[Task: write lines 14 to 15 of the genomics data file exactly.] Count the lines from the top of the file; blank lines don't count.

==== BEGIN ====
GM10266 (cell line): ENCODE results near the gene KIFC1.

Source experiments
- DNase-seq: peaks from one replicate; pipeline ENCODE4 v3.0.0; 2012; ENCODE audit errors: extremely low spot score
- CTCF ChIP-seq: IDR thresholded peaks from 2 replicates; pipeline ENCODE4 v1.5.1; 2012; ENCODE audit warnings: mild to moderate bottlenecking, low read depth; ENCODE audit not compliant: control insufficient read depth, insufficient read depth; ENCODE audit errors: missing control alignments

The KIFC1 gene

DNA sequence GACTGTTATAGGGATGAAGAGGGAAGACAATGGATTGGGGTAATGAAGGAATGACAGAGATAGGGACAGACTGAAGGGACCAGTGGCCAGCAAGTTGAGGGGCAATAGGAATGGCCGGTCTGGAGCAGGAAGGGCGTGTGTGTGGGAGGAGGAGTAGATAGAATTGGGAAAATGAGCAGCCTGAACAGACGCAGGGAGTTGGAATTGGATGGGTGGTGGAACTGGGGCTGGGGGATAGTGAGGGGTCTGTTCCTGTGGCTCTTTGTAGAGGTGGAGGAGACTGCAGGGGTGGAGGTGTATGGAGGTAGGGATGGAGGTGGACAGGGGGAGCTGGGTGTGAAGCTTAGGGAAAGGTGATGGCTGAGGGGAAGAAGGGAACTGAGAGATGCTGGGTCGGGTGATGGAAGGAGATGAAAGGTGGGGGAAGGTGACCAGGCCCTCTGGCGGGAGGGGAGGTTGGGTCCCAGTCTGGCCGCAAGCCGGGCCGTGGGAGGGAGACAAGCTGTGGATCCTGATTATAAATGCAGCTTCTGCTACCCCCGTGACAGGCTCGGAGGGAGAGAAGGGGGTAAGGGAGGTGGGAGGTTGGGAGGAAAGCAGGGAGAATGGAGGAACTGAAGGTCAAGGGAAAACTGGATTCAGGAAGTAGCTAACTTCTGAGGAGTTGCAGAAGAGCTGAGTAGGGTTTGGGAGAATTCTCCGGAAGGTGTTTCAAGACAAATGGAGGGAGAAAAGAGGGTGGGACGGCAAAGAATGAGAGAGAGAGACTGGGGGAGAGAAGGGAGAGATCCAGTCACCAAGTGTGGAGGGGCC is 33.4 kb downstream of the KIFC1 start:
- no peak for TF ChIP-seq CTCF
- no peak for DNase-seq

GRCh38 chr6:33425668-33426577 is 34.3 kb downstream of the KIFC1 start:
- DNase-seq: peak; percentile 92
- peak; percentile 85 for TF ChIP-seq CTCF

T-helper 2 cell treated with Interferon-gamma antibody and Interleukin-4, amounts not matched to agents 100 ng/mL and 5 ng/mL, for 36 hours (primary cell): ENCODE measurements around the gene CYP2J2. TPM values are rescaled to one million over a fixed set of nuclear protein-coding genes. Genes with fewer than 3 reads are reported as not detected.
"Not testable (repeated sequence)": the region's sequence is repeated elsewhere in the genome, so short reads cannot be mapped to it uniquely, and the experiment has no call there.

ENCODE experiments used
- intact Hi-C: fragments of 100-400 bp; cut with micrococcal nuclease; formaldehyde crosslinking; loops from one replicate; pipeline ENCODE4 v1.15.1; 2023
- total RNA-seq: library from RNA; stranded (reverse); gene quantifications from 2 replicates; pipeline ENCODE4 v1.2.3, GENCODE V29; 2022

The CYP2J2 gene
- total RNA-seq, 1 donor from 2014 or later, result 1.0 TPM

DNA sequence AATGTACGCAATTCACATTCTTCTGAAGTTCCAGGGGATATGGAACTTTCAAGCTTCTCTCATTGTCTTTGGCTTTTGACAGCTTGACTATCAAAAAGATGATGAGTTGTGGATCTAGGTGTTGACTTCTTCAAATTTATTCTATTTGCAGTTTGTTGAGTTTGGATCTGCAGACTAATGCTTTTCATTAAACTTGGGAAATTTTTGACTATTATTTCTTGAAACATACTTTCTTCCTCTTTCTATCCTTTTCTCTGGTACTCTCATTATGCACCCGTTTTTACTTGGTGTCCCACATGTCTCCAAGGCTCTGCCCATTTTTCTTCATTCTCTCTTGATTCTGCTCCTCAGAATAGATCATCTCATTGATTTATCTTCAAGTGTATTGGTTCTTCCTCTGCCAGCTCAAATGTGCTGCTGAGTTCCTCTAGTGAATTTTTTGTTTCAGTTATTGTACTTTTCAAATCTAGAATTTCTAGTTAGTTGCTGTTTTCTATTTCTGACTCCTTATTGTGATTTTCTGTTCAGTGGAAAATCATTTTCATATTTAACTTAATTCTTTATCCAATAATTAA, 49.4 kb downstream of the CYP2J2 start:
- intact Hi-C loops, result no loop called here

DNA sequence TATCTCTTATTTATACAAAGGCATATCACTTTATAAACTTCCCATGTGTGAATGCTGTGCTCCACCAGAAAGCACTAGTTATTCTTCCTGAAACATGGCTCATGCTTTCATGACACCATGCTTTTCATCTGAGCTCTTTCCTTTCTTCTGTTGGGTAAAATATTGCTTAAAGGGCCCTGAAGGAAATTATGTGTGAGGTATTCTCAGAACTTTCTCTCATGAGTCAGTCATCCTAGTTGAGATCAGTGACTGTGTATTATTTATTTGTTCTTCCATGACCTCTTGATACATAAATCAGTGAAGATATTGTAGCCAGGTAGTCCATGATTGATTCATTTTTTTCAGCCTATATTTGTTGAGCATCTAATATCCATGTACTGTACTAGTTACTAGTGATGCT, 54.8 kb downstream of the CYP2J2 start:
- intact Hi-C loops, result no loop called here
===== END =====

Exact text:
ENCODE experiments used
- intact Hi-C: fragments of 100-400 bp; cut with micrococcal nuclease; formaldehyde crosslinking; loops from one replicate; pipeline ENCODE4 v1.15.1; 2023